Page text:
Now, state clean energy leaders and bond authorities have agreed to work together to solve the next decade’s clean energy problem: how to use existing state clean energy and bond tools to massively scale up clean energy capital.
Montpelier, VT / Washington, DC (PRWEB) August 01, 2012
Clean Energy Group (CEG) and the Council of Development Finance Agencies (CDFA) announced today the creation of the Clean Energy + Bond Finance Initiative (CE+BFI), a new partnership to advance clean energy through the power of bond financing institutions.
CE+BFI will work with institutional investors, public finance agencies, and public clean energy fund managers across the country, finding ways to increase clean energy investment by an additional $5 billion to $20 billion in the next five years.
To assist the CE+BFI in its mission, CDFA and CEG also launched a national Task Force on Clean Energy Bond Finance to support the partnership. The Task Force includes over 50 representatives from the top public and private clean energy and development finance organizations throughout the country, including states, cities, law firms, private banks, and other clean energy and bond finance industry professionals. A full list of confirmed participants is available online.
“States have been the leaders in clean energy project support for the last decade,” said Lewis Milford, founder and CEO of Clean Energy Group. “Now, state clean energy leaders and bond authorities have agreed to work together to solve the next decade’s clean energy problem: how to use existing state clean energy and bond tools to massively scale up clean energy capital.”
CE+BFI comes at a critical time. With the federal government gridlocked and the country looking for new sources of clean energy financing to scale up the industry, many experts are turning to states and localities for the public investment strategies of the future. In the U.S., over 50,000 municipal authorities access the capital markets to finance economic development. It is the scale available through access to these markets that is now needed for sustained clean energy development.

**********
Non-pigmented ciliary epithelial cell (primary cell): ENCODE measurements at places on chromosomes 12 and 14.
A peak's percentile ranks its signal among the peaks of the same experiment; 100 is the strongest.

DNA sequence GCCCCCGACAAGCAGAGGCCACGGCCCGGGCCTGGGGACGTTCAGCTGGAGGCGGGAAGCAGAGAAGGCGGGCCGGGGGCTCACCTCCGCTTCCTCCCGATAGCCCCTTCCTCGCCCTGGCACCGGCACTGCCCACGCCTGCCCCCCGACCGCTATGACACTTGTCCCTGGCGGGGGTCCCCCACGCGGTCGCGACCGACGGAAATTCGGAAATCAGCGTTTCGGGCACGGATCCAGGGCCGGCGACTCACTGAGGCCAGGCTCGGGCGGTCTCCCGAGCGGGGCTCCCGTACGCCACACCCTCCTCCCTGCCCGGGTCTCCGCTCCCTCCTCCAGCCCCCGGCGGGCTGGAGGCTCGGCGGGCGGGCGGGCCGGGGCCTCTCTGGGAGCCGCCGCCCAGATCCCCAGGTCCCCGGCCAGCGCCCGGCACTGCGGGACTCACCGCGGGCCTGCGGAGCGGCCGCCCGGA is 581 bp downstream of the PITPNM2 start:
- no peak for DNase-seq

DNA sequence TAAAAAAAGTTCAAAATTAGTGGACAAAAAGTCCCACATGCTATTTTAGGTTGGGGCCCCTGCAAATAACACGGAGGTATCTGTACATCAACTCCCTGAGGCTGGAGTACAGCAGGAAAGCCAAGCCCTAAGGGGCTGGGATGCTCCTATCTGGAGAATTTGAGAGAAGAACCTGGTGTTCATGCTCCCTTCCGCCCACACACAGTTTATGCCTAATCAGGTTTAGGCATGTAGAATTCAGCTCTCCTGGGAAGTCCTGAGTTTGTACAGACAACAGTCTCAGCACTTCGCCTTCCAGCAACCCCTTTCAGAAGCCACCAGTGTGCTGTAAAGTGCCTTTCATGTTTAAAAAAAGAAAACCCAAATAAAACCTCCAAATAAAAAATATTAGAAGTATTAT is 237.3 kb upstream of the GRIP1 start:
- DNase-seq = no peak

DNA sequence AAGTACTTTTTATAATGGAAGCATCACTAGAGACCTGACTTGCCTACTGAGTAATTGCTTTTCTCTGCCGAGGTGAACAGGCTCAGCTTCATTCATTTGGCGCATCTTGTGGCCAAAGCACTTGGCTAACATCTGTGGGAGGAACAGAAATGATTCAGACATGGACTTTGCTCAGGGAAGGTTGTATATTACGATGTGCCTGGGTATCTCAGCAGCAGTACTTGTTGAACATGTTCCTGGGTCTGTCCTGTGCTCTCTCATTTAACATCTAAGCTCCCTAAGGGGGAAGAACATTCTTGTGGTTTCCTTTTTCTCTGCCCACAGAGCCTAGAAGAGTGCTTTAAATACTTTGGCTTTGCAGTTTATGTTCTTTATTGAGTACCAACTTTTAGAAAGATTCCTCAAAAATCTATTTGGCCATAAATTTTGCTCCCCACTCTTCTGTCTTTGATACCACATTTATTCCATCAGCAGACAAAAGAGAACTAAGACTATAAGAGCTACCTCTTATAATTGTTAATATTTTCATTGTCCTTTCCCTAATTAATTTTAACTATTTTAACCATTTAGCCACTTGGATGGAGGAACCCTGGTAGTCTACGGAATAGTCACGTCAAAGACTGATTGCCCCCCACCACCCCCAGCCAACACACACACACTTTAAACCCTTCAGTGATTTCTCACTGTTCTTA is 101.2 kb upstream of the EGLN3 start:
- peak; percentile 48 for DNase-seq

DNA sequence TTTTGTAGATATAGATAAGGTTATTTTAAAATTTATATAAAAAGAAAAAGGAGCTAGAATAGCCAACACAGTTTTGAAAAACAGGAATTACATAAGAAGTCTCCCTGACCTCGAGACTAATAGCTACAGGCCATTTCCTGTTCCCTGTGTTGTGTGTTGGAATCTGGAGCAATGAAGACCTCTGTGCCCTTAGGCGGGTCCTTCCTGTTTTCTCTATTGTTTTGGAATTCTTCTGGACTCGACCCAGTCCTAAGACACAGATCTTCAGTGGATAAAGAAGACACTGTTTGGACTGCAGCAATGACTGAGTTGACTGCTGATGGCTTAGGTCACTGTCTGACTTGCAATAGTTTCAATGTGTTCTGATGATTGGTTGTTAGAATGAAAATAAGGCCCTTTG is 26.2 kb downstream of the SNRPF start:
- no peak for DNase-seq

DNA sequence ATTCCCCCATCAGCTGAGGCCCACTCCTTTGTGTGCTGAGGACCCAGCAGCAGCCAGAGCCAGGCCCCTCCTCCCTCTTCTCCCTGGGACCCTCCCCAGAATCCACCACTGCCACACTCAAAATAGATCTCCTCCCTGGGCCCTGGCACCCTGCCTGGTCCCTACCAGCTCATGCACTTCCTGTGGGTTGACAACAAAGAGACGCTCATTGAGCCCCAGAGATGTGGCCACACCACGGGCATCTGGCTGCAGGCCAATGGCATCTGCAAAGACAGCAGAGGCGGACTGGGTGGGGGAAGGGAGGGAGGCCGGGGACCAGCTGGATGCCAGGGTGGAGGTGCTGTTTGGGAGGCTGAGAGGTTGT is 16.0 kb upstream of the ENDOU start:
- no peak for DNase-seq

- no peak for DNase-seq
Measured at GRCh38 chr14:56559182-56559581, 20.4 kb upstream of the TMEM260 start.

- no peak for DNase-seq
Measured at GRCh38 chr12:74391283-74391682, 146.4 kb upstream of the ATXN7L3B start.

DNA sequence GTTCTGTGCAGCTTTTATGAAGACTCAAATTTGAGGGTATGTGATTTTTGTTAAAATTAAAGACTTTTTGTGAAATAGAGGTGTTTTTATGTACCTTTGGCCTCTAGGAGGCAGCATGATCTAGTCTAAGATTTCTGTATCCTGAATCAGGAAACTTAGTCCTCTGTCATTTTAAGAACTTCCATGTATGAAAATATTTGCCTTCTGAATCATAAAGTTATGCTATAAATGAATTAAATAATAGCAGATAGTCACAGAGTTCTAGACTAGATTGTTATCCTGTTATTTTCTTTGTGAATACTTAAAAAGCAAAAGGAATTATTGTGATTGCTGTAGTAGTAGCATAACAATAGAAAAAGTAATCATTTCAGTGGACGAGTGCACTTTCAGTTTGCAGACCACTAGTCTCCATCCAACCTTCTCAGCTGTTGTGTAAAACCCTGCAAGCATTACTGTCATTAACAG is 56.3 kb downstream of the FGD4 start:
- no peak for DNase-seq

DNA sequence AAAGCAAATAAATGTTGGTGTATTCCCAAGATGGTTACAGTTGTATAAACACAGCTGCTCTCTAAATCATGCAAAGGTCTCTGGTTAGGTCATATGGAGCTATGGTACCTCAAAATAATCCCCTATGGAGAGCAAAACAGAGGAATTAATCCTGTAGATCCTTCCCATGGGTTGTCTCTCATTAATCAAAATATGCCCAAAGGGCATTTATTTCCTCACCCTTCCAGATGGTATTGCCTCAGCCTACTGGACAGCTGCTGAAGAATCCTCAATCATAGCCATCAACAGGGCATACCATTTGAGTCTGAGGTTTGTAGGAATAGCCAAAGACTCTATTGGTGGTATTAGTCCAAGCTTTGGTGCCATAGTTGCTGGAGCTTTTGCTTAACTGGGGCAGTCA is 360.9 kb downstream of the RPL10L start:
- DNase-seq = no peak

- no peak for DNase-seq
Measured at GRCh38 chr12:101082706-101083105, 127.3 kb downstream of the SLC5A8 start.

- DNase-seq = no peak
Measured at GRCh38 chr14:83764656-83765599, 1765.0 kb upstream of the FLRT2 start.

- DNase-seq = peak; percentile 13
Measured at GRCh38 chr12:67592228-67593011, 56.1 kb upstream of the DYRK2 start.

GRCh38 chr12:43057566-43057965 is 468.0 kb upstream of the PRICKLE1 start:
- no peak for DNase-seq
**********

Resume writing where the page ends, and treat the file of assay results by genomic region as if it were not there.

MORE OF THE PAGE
“Development finance agencies with bond issuance authority know how to fund large infrastructure projects and are ready to tackle clean energy finance,” said Toby Rittner, CEO of CDFA. “Bonds can be the tools that make clean energy finance attractive to underwriters, pension funds, and institutional investors. They can create the needed, secure pipeline to the trillion-dollar capital markets, and this can be done with existing tools and institutions.”
"In order to compete in the global race for clean energy technologies, we need to pursue innovative strategies that lower the cost of financing commercial-scale clean energy projects," said U.S Department of Energy Senior Advisor Richard Kauffman. "States are often the laboratories for solving problems, so trying to crack the code of clean energy finance at the state level can make a difference everywhere."
Development finance through the issuance of bonds has already begun to bring new capital into the clean energy space. Examples include the “Morris Model” for solar installations and bond-funded programs for clean energy economic development in New Jersey. More work must be done to use bond finance at the scale needed to expand the industry.
There is currently a great deal of misconception about the use of bond financing by state and local governments. The truth is that municipal bonds remain safe investments, a fact evident in the market’s lack of reaction to high-profile negative news. Further, CE+BFI will emphasize the issuance of revenue bonds, not general obligation bonds backed by a state or municipality.
CE+BFI, with advisory assistance from the Task Force, will immediately begin the work of identifying opportunities and barriers facing stakeholders looking to issue bonds for clean energy development. The initiative then looks to launch pilot partnerships to finance clean energy projects in six to eight states and localities.
“The CE+BFI partnership is what’s needed to begin answering the question of how clean energy can get to scale, and how it can access capital markets in the same way we now finance other projects,” said Lori Beary of the Iowa Finance Authority, a Task Force member. “Bringing everyone together to figure out clean energy finance will bring economic benefits to states all across America. I’m glad this effort is underway and am excited to participate.”
A background paper on why CE+BFI initiative was formed, how clean energy can be financed through bonds, and the initiative’s action plan is available online.
About Clean Energy Group (CEG): CEG is a leading national, non-profit advocacy organization working in the U.S. and internationally on innovative technology, finance, and policy programs in the areas of clean energy and climate change. For more information, visit http://www.cleanegroup.org.
About Council of Development Finance Agencies (CDFA): CDFA is a national association dedicated to the advancement of development finance concerns and interests. CDFA is comprised of the nation’s leading and most knowledgeable members of the development finance community representing public, private and non-profit entities alike. For more information about CDFA, visit http://www.cdfa.net.
This is a press release from Clean Energy Group.
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Marissa N. Newhall